The Gravity and Extreme Magnetism Small Explorer (GEMS) did not pass its confirmation review in 2012 and never moved into the development phase.
GEMS would have used an X-ray telescope to measure the polarization of the X-rays coming from the vicinity of compact objects in the universe: black holes and neutron stars and it would have also studied the remnants of massive stars which have exploded as supernovae. Few polarization measurements have been made in X-ray astronomy since the 1970’s so GEMS was expected to break new ground. The polarization depends, in part, on the X-ray scattering in the accretion disk around the compact object in a binary star system, so GEMS would have helped to constrain the geometry in such systems. GEMS might also have helped to constrain the shape of space that has been distorted by a spinning black hole's gravity, and probe the structure and effects of the formidable magnetic field around magnetars, dead stars with magnetic fields trillions of times stronger than Earth's.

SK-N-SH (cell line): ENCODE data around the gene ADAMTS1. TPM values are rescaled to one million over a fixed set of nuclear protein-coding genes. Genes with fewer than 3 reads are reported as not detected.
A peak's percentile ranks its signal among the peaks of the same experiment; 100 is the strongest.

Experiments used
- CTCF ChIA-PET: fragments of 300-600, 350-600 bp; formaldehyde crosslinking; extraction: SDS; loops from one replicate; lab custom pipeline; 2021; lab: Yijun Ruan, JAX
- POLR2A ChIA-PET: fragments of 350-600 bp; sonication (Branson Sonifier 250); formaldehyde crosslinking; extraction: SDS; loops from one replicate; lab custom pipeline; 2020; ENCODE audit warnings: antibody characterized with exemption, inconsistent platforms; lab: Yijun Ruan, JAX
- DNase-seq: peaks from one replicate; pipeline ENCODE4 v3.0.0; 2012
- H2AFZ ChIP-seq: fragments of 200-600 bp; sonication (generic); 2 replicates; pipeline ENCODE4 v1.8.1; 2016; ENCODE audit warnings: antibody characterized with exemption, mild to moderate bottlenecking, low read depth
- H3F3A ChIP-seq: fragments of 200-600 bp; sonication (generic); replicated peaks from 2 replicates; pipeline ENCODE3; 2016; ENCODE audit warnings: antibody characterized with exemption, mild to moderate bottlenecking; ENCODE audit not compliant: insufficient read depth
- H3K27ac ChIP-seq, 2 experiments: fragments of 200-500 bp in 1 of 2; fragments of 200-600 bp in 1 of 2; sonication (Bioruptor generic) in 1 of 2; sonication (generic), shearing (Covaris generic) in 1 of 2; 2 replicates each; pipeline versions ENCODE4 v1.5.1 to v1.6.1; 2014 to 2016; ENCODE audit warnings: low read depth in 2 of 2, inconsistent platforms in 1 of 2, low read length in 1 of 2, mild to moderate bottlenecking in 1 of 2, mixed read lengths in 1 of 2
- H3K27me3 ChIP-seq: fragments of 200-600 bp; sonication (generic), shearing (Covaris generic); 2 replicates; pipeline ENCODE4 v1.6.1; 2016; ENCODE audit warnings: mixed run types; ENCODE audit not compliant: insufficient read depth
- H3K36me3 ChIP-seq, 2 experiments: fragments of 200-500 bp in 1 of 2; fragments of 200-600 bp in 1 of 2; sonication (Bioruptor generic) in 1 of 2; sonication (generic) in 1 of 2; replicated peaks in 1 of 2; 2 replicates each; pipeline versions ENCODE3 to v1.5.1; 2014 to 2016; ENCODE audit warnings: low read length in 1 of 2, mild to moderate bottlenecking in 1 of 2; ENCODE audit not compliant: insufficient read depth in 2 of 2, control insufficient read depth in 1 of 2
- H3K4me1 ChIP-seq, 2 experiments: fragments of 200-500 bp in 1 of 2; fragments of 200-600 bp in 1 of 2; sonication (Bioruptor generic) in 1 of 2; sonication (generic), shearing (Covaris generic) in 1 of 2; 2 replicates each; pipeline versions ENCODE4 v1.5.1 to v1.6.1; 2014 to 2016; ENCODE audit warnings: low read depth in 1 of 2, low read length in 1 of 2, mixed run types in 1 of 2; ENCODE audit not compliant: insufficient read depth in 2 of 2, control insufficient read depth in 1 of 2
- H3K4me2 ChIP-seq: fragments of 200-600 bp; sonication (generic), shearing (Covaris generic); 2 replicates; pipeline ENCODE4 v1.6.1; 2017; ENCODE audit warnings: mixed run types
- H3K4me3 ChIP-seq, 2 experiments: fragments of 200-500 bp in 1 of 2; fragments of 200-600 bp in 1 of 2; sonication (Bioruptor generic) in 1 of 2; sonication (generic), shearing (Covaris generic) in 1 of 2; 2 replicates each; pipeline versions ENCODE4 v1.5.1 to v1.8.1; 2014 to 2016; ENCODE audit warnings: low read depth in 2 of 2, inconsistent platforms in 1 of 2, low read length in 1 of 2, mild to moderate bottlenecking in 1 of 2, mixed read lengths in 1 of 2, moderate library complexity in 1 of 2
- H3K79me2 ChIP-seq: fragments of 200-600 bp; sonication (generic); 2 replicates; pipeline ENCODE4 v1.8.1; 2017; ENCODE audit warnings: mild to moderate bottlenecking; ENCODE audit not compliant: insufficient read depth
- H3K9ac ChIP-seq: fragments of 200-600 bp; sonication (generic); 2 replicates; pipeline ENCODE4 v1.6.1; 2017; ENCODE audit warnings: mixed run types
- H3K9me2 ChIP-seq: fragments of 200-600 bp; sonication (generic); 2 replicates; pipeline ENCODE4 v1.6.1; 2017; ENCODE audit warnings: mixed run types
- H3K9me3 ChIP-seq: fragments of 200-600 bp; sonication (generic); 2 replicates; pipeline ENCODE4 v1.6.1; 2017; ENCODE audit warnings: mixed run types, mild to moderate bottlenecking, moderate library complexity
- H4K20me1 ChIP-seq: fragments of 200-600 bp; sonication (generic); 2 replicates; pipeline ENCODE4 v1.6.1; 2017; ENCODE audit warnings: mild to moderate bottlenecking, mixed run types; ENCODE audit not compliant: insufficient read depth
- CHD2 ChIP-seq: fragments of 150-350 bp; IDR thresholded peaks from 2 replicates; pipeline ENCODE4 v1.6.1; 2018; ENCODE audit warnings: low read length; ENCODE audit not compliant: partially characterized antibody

GEMS would have helped to explain:
- How spinning black holes affect space-time and matter as it is drawn in and compressed by strong gravitational fields.
- What happens in the super strong magnetic fields near pulsars and magnetars.
- How cosmic rays are accelerated by shocks in supernova remnants.
Last Updated Date: May 28, 2015